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How to self-manage a rental property being a long-distance Landlord

How to self-manage a rental property being a long-distance Landlord

Managing a rental from a distance is not without its challenges being an out-of-town landlord can come with a few hang-ups, for instance, it doesn’t allow you to easily respond to emergencies like you would if you lived close to your investment property. This is not to say you can’t successfully manage your rental from a distance.

Here are some tips in Making Long-Distance Property Management Work for You

1. Choose Trustworthy Tenants

Since you will not be close enough to go to your rental at a moment’s notice, it’s extremely important that you trust your tenants.
When renting to someone you don’t know, make sure you conduct a thorough screening of their rental background before allowing them to move in.
Ask them to complete a rental application and be sure to contact their references.
Peace of mind of knowing that your property is in good hands.

2. Have a Handle on Maintenance

The type of property you have affects the amount of maintenance and attention you will need to put towards it. Make Friends with Repair People if you are renting you will need to source local trades, someone reliable and can regularly attend in emergency cases including weekends and holidays.
Maintenance, repairs, and other complaints all come to you as the landlord of a rental property. When you are out-of-town, you must find other ways of dealing with these situations. A handyman, electrician, and plumber are good contacts to have. If there is ever a leak or electrical problem that needs to be fixed immediately, you can call on them to get the job done and bill you later. Alternatively, you can negotiate with your tenants and have them organise works, one of the draw backs with this is, you are not assured of the level of works carried out and overpaying on repairs.

3. Ask Someone to Check in

Unsupervised tenants leave more room for mischief. For that reason, enlist someone you know in the area to be your eyes. That way, if there is a problem, this person can let you know immediately.

4. Go Automated

Getting paid from tenants in another town or city can be tricky. Set up payments so they are automated and have your tenants send you rent by way automated bank transfers. This option only works when tenants have the means or alternatively supply tenants with a bank paying in book.

5. Set Strict Lease Terms – Assured Shorthold Tenancy Agreements

Your property, your rules. It’s best to be clear with your rental terms before the tenant moves in and make sure they understand what you will and won’t allow in your property. For instance, you might want to set up a zero-tolerance policy on having pets or smoking in the suite in order to lessen the potential damage these permissions often cause. Include these terms in your lease and ask your tenant to initial them as proof of agreement.

6. Communicate Often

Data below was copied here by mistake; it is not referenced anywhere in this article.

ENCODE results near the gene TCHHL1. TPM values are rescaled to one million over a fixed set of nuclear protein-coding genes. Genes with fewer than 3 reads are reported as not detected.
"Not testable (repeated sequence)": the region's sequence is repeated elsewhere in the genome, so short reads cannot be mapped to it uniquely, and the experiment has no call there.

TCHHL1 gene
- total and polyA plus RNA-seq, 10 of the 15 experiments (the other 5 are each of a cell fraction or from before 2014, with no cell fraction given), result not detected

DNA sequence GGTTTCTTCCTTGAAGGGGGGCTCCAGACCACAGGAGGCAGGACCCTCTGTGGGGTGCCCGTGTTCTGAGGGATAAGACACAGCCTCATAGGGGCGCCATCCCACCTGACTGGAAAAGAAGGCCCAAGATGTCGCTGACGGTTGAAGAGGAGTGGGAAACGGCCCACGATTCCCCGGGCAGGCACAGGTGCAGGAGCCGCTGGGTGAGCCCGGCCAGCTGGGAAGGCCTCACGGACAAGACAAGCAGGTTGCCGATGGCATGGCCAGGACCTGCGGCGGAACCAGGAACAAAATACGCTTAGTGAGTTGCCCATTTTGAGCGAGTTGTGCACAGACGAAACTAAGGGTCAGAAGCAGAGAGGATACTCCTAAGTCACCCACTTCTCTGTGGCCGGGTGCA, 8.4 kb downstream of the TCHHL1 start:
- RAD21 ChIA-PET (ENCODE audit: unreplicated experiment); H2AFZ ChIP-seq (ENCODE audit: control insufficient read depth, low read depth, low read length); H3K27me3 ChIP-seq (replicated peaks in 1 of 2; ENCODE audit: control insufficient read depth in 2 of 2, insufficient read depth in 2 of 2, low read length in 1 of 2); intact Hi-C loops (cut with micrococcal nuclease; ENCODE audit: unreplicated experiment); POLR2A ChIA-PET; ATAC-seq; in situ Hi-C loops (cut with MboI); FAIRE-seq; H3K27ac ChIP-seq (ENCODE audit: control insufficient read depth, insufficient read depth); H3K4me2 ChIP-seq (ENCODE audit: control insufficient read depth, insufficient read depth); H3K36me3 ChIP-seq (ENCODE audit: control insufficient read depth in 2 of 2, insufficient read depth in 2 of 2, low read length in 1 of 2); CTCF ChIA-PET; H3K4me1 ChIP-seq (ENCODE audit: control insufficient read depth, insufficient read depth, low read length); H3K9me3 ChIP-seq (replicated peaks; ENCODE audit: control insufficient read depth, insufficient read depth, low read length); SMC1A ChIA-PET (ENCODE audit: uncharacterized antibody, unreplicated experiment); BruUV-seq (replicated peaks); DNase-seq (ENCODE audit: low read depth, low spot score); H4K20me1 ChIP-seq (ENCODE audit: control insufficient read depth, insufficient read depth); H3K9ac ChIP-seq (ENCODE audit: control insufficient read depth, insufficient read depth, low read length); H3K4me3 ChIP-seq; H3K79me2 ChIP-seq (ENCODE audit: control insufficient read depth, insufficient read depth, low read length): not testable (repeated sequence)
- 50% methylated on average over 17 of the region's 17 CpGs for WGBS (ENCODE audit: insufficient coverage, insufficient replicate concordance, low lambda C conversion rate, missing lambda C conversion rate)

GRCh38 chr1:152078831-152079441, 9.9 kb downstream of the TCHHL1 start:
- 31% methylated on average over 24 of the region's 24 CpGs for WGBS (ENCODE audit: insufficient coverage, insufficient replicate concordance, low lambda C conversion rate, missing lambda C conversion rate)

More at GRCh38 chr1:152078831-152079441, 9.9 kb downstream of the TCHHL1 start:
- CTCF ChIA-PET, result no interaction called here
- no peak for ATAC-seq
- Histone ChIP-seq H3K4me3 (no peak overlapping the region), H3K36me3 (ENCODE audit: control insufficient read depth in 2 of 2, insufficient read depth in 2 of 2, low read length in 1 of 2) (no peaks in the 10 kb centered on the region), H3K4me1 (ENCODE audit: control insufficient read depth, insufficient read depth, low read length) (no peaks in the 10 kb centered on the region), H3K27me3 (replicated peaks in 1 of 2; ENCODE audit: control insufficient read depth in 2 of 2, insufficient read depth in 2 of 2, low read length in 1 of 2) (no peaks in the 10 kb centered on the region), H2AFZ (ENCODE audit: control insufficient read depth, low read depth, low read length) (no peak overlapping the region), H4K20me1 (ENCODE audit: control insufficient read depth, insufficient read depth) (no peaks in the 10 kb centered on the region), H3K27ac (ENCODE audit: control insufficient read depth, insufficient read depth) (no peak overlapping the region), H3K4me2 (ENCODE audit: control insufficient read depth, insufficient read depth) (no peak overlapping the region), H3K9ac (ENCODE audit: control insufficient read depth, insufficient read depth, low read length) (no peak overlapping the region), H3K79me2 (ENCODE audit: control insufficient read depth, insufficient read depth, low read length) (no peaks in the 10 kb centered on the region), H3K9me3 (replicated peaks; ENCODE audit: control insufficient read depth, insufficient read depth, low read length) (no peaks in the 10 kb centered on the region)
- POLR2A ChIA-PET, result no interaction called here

Long-distance communication between long-distance landlords and tenants can be difficult, but workable. As a landlord, it’s your job to establish regular communication with your tenants by phone, email, or text message and maintain this line of communication throughout their tenancy. If you plan to travel, or alternatively, if your tenant will be gone longer than 3 or 4 days, agree to tell each other so there are no surprises when you can’t get a hold of one another. Provide them with various contact methods, as well as additional contacts, such as your proxy landlord, and ask the same from them so you can contact each other in the event of an emergency

7. Inspect

As with any rental, near or far, inspections are a must. This means an initial schedule of condition report and walk-through inspection before the tenant moves in, as well as another when they move out. Document the condition of each room in a rental inspection report and sign and date it. Know your landlord legal obligations in taking a deposit from tenants. Some landlords opt for regular inspections, especially if you are wary of the condition of the property for some reason (e.g. you’ve recently renovated). If you can make time to travel to your rental, then additional inspections can be reassuring. Just make sure your tenant agrees, and they know in advance when to expect you.

8. Get Insurance Coverage

The type and amount of insurance you need will depend on the type of property you are renting.
There is insurance for:

◾Hazards, such as fires or sewer backup
◾Flood
◾Theft
◾Equipment breakdowns, such as boiler failure
◾Lost rental income
◾Liability insurance for damages, such as falls or slips on the property.

Ask your tenant to get renters insurance as well so their belongings are protected.

9. If All Else Fails, Hire a Property Manager

Managing a rental property from a distance and balancing other aspects of your life, including work, family, and friends, requires superb time management and a lot of patience. Attending to your property can save you money, but it also costs you time in the process. Hiring a property management company to oversee your rental may increase your overhead, but it can also be the right option if you are not interested in managing the property directly, dealing with tenants, or simply do not have the time to invest in caring for a property yourself.

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Teresa Henson

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